FROM CNN's Jack Cafferty:
There's a new chapter in the saga over who knew what - and when they knew it - when it comes to the ongoing torture debate. The Obama administration just released records that show House Speaker Nancy Pelosi was briefed in September 2002 about the enhanced interrogation techniques that had been employed against al Qaeda prisoners. Past tense - had been.
House Speaker Pelosi maintains she was not told that so-called enhanced interrogation techniques were used.
The documents don't list the specific methods covered during that briefing. However, during the preceding month, the CIA apparently waterboarded Abu Zubaydah at least 83 times.
This doesn't exactly match what Pelosi has been telling us. Pelosi has previously acknowledged being briefed on the CIA's program, but says she only knew about methods they were considering - not about ones they actually used.
As recently as a week ago, Nancy Pelosi said: "We were not - I repeat were not - told that waterboarding or any of these other enhanced interrogation methods were used."
With the release of these new records, Pelosi came out with a carefully worded statement: That she had been briefed only once; she was told the techniques were legal but that waterboarding had not yet been used.
Republicans have been accusing Democrats, like Pelosi, of hypocrisy for getting all outraged about torturing terror suspects - and calling for investigations. They say the Democrats have known about it for years and are only now causing a row because suddenly the information was made public.
Former CIA director and Former Republican Congressman Porter Goss describes these lawmakers' claims as "a disturbing epidemic of amnesia."
Here’s my question to you: Do you believe Nancy Pelosi when she says she was never told about torturing prisoners?
Interested to know which ones made it on air?
Yes, I believe her. The prior administration only thinks they told Congress what they were doing. My guess is they used so many weasel words that no one, except for maybe Karl Rove, had any clue what they were being told. When the administration systematically lied about everything, why would anyone believe they told the truth in this case?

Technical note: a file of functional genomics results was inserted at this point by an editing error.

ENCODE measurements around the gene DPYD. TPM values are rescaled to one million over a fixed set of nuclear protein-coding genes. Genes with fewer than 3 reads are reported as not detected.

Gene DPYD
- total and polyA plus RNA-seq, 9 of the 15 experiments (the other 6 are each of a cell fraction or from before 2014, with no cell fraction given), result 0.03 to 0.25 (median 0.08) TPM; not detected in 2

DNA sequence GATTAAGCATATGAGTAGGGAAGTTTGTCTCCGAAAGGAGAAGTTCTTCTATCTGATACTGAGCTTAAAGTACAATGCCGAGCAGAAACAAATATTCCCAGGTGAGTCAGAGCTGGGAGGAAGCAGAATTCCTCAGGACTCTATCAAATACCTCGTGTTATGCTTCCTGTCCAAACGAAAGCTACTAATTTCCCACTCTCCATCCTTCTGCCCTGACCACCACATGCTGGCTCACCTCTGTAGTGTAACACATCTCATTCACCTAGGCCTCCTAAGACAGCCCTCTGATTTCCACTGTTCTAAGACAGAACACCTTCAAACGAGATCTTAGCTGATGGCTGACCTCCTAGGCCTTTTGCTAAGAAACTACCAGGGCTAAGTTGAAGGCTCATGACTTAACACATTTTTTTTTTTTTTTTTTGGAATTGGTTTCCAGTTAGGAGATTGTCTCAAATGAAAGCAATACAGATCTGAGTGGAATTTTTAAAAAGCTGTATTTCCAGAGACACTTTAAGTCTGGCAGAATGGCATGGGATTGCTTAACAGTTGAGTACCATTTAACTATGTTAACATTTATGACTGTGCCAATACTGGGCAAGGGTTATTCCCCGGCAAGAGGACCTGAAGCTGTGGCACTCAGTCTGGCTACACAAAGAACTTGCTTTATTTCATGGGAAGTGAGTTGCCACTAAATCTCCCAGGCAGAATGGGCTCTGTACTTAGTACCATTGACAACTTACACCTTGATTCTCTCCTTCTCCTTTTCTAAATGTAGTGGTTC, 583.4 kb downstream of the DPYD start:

D. from Atlanta writes:
No Jack, I don’t believe Pelosi. Because of the public outcry over torture, she is now doing what is expedient (a little C.Y.A.). She knew and did not have the backbone or political will to stand up and say something.
Bill from South Jersey writes:
Jack, No, I don't believe her. But that's not the point. Debating this in the media isn't how we should be proceeding. We really need an open, frank investigation conducted by a special prosecutor as to exactly what went on and who knew about it. I'm disappointed with the Obama administration in not supporting such action.
Robert from Fayetteville, Arkansas writes:
If I have to choose between believing Nancy Pelosi or the people who sold the war in Iraq, I think I'll give the benefit of the doubt to Pelosi.
Ed from Chicago writes:
I'm disinclined to believe Pelosi. Although I'm sure she has always opposed torture, I strongly suspect that she feared the political blowback of speaking out against it in the post-9/11 culture of those years. Now that it's politically safe, she's trying to say the right thing, and hoping not to be exposed.
K.C. from Ohio writes:
Jack, I wouldn't believe Pelosi if she said tomorrow was Saturday. Her time is up.